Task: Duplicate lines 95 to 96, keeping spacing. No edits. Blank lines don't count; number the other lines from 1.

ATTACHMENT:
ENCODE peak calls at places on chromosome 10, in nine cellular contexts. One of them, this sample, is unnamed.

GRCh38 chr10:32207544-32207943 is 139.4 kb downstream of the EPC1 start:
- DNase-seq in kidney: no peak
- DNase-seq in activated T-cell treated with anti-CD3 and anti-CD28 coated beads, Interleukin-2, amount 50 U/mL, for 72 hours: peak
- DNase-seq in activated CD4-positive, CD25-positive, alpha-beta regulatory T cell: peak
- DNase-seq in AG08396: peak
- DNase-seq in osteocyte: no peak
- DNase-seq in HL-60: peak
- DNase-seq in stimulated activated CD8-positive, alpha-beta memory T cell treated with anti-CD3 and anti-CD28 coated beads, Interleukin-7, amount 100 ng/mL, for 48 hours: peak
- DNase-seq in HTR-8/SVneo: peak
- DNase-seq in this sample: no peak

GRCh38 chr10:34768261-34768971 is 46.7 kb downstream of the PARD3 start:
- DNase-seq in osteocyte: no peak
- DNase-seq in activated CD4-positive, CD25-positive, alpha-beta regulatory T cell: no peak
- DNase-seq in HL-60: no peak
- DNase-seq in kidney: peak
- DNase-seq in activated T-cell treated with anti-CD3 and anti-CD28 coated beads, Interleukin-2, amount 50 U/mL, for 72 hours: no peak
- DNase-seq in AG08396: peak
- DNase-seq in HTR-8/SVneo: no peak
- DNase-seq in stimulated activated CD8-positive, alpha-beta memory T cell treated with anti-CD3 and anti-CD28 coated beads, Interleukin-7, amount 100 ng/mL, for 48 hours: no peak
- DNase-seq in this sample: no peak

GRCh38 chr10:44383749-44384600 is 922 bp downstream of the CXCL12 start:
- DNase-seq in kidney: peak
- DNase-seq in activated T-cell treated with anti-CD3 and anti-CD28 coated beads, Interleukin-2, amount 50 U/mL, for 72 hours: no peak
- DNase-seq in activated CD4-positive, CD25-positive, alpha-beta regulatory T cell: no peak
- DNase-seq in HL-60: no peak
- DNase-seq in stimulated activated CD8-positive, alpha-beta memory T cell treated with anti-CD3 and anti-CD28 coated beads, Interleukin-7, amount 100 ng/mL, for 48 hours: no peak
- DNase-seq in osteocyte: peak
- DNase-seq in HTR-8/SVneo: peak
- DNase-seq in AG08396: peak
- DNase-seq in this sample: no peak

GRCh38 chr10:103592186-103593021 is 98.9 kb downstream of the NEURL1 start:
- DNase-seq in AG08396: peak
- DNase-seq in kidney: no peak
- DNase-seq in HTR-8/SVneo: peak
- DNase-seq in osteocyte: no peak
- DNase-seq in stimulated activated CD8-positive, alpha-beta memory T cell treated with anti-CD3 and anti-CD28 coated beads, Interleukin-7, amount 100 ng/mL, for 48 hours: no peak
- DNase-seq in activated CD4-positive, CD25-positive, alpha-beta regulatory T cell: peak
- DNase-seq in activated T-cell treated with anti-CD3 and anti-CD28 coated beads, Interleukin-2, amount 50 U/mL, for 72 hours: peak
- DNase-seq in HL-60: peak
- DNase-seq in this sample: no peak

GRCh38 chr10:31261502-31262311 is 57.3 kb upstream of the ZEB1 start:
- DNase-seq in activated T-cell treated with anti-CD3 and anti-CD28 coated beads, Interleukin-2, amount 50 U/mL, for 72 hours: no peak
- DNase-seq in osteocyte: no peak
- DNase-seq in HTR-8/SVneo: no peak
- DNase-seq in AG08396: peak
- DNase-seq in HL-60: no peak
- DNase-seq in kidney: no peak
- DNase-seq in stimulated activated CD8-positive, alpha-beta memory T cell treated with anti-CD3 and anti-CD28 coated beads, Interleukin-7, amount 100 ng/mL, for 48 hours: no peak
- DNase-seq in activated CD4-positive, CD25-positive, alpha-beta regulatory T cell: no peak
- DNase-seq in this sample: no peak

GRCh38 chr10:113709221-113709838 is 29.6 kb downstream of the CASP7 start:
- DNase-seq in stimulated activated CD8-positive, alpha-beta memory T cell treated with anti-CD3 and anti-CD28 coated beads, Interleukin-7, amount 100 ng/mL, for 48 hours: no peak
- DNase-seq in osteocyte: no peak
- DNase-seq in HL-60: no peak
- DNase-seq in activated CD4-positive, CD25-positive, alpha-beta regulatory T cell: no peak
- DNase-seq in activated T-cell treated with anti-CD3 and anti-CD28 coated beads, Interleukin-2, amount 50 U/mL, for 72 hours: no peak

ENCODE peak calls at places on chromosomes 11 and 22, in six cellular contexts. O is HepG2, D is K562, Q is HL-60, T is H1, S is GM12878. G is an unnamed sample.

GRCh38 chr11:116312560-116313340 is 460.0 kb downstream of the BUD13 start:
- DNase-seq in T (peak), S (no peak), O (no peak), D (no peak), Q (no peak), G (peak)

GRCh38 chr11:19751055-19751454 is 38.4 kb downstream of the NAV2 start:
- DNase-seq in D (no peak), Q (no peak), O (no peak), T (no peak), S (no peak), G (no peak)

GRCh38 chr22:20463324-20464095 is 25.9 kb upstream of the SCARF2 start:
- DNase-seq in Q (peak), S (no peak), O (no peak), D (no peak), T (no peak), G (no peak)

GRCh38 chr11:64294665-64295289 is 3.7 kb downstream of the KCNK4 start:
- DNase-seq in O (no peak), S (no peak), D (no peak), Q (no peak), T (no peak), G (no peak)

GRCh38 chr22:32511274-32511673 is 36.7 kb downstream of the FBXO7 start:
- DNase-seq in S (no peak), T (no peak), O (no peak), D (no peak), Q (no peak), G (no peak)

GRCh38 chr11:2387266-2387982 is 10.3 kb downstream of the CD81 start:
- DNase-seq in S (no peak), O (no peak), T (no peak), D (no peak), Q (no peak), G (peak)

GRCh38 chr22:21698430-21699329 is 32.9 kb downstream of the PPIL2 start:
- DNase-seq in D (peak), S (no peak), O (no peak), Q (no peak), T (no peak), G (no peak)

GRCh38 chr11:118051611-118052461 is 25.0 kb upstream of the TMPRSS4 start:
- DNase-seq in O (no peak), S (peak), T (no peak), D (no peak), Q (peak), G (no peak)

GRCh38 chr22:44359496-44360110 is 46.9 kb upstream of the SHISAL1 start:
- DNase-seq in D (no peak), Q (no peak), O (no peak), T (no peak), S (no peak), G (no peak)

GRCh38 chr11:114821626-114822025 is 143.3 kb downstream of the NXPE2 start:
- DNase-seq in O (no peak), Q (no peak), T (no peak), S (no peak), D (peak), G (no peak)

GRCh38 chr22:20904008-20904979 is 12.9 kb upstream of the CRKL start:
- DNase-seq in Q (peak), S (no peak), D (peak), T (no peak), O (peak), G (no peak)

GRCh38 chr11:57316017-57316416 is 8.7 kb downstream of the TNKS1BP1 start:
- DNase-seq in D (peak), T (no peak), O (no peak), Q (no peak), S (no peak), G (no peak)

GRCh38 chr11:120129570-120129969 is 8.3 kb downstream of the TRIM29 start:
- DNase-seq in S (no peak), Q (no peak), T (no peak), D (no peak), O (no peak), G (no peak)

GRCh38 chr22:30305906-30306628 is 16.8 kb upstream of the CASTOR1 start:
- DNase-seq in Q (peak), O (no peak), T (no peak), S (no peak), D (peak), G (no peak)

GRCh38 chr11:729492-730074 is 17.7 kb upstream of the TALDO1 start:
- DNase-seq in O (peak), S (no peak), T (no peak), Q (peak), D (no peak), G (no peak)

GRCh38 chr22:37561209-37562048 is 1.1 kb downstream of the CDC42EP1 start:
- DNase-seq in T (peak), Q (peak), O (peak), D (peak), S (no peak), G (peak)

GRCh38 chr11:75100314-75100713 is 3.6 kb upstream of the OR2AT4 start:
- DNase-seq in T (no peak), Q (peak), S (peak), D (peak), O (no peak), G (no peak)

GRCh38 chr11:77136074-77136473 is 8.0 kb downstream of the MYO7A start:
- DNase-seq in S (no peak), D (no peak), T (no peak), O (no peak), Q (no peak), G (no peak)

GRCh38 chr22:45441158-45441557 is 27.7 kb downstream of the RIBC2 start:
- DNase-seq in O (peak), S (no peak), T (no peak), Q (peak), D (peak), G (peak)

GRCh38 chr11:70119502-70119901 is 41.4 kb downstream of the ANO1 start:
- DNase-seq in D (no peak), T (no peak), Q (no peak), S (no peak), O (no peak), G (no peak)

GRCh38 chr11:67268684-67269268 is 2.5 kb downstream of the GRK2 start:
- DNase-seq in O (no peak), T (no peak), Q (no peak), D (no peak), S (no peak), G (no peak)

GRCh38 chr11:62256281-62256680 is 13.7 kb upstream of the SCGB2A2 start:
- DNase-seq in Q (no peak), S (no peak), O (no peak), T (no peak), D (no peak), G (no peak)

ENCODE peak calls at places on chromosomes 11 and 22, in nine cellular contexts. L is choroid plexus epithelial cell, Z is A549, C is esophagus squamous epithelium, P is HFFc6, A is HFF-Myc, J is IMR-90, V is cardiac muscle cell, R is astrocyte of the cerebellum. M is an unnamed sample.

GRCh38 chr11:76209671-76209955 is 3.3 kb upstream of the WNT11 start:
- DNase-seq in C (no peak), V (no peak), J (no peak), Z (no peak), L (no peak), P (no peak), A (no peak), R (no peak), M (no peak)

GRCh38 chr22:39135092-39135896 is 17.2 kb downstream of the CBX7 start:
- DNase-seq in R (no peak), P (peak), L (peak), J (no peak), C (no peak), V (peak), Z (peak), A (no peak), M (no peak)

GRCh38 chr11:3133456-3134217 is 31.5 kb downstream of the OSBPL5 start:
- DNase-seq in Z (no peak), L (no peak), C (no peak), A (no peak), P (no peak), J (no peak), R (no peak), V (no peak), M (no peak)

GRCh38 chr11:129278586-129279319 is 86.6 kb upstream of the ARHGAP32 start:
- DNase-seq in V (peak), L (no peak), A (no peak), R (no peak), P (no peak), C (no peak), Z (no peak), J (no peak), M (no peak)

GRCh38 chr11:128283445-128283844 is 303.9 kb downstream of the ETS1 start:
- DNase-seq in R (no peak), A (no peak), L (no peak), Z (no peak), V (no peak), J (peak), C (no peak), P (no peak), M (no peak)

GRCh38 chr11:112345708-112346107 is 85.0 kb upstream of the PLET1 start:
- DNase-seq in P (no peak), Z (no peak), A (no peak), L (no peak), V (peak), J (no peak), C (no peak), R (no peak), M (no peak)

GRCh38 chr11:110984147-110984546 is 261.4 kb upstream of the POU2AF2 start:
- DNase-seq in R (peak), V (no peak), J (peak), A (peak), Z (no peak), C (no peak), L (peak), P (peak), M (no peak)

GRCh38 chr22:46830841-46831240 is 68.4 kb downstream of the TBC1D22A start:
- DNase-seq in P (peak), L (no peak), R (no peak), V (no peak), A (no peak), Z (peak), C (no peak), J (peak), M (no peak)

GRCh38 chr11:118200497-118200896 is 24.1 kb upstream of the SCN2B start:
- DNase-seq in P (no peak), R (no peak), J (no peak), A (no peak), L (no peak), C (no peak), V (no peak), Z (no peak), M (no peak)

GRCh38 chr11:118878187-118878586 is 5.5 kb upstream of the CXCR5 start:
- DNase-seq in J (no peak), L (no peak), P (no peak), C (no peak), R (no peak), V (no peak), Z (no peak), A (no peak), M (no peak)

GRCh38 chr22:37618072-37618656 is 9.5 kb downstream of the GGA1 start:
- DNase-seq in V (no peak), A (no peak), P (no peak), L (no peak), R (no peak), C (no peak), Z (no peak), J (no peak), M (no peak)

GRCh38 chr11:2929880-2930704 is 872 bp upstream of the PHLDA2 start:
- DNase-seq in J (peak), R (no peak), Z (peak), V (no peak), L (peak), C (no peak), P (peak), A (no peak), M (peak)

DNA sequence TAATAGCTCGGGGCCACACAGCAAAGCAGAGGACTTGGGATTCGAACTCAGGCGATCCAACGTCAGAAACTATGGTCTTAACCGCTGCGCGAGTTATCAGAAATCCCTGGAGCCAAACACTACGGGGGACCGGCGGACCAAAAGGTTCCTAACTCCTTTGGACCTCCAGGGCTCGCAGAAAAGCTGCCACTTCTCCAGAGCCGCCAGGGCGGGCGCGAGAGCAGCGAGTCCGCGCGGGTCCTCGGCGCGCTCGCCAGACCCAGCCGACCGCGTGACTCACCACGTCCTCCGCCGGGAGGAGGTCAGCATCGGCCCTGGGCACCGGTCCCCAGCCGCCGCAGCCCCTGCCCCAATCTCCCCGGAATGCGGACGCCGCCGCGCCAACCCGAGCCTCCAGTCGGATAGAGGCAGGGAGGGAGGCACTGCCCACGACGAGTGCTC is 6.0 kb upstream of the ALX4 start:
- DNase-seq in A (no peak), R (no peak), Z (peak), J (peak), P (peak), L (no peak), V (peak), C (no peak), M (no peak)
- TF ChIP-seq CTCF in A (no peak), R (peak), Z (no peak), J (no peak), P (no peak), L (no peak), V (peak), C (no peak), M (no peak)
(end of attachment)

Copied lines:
GRCh38 chr22:45441158-45441557 is 27.7 kb downstream of the RIBC2 start:
- DNase-seq in O (peak), S (no peak), T (no peak), Q (peak), D (peak), G (peak)